- At least P1.50 increase needed to get to cost recovery
- We can’t protect everybody from loss in real income – policy advisor
- ‘It is about shielding the most vulnerable who don’t own cars’
- Calls for efficiency of social safety net
Government is excepted to announce another fuel price increase tonight. ULP 93 will increase by P1.48, ULP 95 by P1.54 while diesel will be hiked by P2.74.
While benchmark oil prices have sort of cooled, government senior policy advisor Dr. Keith Jefferis said there was potential for at least one more fuel price increase to get to cost recovery. “If you look at the information that BERA (Botswana Energy Regulatory Authority) makes available every month about recovery on slate, the last increase still left us with under-recovery of between P1.50 and P2.00 per litre,” Jefferis said in response to a question from this publication during a Q & A session at an economic forum. “Even with the last fuel price increase, it did not take us anywhere closer to cost recovery,” Jefferis added.
In other words, this means the petrol prices would have to be increased by at least P1.50, diesel by over P2.00 per litre. However, industry players say this will still not be enough to cover P1.2 billion owed to petroleum companies, given that oil still trades over $100/barrel. To address this, the government would need to adjust fuel prices on a monthly basis, which is the case in South Africa.
The main cause of rising inflation in Botswana has been fuel prices, with global fuel prices jumping massively. According to Jefferis, the component jumped about 35 percent year-on-year. The reason this has impact is that transport has a huge weight in the CPI basket, he explained, noting a sub-category called ‘operation of personal transport’ which is mostly fuel that has a weight of about 12 percent.
Compared to South Africa, Jefferis said the weight is less than 6 percent, meaning Botswana has double the weight. “Essentially petrol and diesel have doubled the weight in our CPI basket as compared to SA,” he noted. “I am reasonably confident that is an accurate measurement, but it reflects the fact that we drive a hell of a lot in this country. We drive far, we drive often and we spent a lot of money on fuel, and when the price of fuel skyrockets it has a massive impact on our inflation rate. That the biggest drive.”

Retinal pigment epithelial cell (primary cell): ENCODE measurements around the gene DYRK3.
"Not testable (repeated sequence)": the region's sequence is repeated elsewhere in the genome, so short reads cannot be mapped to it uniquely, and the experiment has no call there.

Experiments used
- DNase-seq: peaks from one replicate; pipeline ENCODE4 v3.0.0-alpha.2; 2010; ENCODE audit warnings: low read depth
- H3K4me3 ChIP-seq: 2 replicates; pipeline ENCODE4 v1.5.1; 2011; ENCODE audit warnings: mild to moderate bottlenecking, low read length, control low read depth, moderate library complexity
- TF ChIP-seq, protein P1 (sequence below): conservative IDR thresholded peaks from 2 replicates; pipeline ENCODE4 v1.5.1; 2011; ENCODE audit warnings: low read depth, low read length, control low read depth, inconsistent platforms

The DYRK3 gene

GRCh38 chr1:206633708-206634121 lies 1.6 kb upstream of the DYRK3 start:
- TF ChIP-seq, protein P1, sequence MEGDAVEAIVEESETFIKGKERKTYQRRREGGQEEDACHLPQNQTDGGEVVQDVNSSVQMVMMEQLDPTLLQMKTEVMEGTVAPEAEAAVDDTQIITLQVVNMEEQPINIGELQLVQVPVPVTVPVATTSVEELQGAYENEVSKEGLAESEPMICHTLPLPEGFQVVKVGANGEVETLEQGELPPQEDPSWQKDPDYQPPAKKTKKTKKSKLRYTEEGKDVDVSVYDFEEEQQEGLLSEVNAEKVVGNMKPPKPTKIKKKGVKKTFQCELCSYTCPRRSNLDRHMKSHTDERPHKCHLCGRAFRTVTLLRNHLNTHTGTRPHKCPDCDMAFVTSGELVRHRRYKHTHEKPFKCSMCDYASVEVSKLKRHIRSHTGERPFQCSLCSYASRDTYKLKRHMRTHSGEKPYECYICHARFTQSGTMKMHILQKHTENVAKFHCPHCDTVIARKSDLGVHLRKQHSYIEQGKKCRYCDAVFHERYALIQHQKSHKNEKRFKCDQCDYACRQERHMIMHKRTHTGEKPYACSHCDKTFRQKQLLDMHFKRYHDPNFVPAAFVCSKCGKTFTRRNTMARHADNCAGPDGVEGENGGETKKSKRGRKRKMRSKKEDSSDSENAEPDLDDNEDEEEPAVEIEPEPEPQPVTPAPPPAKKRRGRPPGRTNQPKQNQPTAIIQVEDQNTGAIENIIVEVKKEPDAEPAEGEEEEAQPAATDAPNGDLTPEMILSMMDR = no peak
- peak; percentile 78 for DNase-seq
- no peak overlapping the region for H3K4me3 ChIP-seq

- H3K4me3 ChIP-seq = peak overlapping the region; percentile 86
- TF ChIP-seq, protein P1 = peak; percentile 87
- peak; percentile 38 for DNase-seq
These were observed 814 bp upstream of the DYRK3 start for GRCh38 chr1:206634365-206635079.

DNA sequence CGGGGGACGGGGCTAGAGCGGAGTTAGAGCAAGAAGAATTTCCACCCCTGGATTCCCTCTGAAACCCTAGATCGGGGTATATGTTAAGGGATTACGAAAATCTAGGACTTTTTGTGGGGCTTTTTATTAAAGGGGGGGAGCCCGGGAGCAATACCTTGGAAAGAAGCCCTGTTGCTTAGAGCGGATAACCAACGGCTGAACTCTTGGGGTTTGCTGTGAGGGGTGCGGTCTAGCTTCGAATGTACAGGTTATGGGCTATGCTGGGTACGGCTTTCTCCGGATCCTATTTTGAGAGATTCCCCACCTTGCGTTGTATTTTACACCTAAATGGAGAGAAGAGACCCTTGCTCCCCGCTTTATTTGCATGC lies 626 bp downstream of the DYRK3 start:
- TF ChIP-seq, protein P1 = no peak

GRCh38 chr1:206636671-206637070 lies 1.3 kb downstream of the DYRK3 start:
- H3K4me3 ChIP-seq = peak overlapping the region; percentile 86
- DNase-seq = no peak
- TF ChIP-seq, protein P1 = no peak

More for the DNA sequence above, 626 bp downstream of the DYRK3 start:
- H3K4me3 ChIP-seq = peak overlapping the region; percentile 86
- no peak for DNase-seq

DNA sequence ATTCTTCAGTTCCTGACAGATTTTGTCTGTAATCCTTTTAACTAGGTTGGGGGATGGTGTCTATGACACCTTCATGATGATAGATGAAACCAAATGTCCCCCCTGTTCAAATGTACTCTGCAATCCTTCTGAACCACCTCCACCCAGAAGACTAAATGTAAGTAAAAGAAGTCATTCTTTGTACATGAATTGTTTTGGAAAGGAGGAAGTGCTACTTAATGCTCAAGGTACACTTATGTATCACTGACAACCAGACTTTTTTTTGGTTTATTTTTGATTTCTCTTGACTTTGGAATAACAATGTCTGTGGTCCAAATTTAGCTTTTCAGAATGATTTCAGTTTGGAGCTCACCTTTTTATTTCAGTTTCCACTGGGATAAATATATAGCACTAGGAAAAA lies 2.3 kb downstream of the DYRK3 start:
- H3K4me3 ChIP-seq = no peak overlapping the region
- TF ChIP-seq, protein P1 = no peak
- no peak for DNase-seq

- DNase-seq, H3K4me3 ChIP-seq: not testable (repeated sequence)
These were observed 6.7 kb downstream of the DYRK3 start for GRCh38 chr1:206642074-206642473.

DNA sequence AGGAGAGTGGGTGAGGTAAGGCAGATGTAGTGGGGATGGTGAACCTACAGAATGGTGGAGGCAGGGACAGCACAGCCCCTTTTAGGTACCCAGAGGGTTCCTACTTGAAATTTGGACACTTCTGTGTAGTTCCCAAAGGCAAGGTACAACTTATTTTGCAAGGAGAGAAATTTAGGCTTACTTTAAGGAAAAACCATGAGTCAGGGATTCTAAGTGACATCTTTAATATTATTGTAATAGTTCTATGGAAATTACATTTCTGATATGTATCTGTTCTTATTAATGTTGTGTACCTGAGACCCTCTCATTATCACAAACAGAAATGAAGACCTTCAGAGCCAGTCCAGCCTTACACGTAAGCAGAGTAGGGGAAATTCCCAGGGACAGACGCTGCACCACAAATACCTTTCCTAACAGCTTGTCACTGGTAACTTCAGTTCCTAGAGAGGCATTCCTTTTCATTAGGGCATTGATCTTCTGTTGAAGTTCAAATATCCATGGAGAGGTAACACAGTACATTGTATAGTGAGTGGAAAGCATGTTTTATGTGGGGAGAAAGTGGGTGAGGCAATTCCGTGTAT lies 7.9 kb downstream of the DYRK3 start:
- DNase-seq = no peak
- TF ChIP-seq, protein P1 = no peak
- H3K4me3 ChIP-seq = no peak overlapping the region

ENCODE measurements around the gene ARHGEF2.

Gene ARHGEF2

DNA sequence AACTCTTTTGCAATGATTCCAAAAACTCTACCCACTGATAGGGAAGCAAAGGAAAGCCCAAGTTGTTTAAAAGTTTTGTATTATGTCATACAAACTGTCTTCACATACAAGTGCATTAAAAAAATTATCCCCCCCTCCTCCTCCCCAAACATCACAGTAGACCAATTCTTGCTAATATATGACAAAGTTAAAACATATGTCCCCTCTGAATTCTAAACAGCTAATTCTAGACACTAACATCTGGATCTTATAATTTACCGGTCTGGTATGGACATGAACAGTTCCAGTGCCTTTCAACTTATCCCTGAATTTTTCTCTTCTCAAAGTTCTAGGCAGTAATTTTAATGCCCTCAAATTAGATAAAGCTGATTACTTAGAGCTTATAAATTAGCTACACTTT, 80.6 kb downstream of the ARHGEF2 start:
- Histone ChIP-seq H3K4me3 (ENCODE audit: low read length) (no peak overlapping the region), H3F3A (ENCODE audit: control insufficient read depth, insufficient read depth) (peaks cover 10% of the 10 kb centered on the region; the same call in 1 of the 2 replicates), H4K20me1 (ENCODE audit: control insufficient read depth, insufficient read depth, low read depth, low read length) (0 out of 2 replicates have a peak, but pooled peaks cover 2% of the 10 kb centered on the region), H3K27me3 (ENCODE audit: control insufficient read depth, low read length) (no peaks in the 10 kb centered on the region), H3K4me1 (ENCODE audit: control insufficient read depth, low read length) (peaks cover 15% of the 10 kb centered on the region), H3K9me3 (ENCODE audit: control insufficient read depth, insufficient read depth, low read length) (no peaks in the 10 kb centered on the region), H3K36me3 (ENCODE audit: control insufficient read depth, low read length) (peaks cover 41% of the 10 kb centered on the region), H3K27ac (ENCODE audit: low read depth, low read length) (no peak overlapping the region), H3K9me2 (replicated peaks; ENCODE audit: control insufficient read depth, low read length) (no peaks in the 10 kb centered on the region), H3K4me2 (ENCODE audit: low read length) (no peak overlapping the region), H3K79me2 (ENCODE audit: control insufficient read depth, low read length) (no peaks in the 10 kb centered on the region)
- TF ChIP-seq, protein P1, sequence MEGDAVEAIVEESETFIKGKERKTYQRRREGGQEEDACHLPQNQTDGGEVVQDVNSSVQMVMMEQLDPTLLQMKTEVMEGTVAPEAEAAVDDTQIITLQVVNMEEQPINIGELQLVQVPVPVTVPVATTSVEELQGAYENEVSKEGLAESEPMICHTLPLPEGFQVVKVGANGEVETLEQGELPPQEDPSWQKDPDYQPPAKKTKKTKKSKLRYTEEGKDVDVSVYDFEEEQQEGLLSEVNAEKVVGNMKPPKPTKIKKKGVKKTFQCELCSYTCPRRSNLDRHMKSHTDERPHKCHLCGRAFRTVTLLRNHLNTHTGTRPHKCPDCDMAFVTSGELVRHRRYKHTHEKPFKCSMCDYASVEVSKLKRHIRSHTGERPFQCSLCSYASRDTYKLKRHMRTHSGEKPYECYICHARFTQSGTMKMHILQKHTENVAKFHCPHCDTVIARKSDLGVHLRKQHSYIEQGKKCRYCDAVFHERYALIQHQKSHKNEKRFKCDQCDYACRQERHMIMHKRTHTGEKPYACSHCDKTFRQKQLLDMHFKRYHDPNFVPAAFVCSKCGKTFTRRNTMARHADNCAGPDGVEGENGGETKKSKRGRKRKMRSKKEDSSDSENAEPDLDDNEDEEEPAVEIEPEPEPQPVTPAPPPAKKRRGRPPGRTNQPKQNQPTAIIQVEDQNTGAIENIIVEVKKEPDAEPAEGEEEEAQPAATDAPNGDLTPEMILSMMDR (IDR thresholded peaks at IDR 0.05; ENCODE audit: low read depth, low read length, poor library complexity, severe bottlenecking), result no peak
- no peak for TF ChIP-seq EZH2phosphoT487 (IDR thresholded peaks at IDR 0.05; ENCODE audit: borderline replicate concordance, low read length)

The World Bank expects energy and food prices to stay elevated for five years, a classic ingredient for stagflation. The IMF has also supported this in its outlook, arguing that this “will hurt consumers’ purchasing power – particularly among low-income households – and weigh on domestic demand”.
Quizzed by Absa economist Naledi Madala about how to protect the consumers, Jefferis said an important to recognise that as an economy “we are worse off than we were”. “We can’t protect everybody from loss in real income because we do spend a lot on food and energy,” he explained. “Prices have gone up.”
In Namibia, cabinet has approved recommendation of a temporary reduction of levies imposed on fuel on all products for a period of three months (May to July) by 50 percent. According to a statement by the Ministry of Mines and Energy, approved reduction in the levies amount to 135.375 cents per litre on each of the two products and is based on a monthly fuel consumption of about 89 million litres. According to the ministry, the reduction of levies amount to about N$120.4 million per month in savings to the fuel consumers at the macroeconomic level.
However, it is important to note that Namibia experienced over-recoveries and under-recoveries. The forthcoming reduction of the levies also entails that an over-recovery on petrol of 31 cents per litre and an under-recovery on diesel of 92 cents per litre are each supported by an extra surplus of 135.375 cents per litre on each product, the ministry said in a statement.
Meanwhile, Jefferis argues that there is nothing that fiscal policy can do to shield everybody; it is about shielding the most vulnerable. The majority of the people who drive vehicles, “are not going to be shielded from high fuel prices and it would be wrong”, he argued. “On what basis should people be shielded from high fuel prices when the global fuel price has gone up partly because economics work,” Jefferis queried, adding that the majority of vehicle owners are not going to be protected and should not be.
The renowned economist opined that it is mostly about those towards the bottom end who do not own vehicles but spend on food. In his view, one of things that Botswana needs to do to see changes is the efficiency of the social safety net and the social welfare system. He argued that Botswana spends a lot on social welfare as a share of GDP but it is not as efficient as it should be. “We spend a lot but it does not reach the poor,” Jefferis said. “There are lot of households to be covered. Many of the beneficiaries are not amongst the deserving. The target needs to be improved.”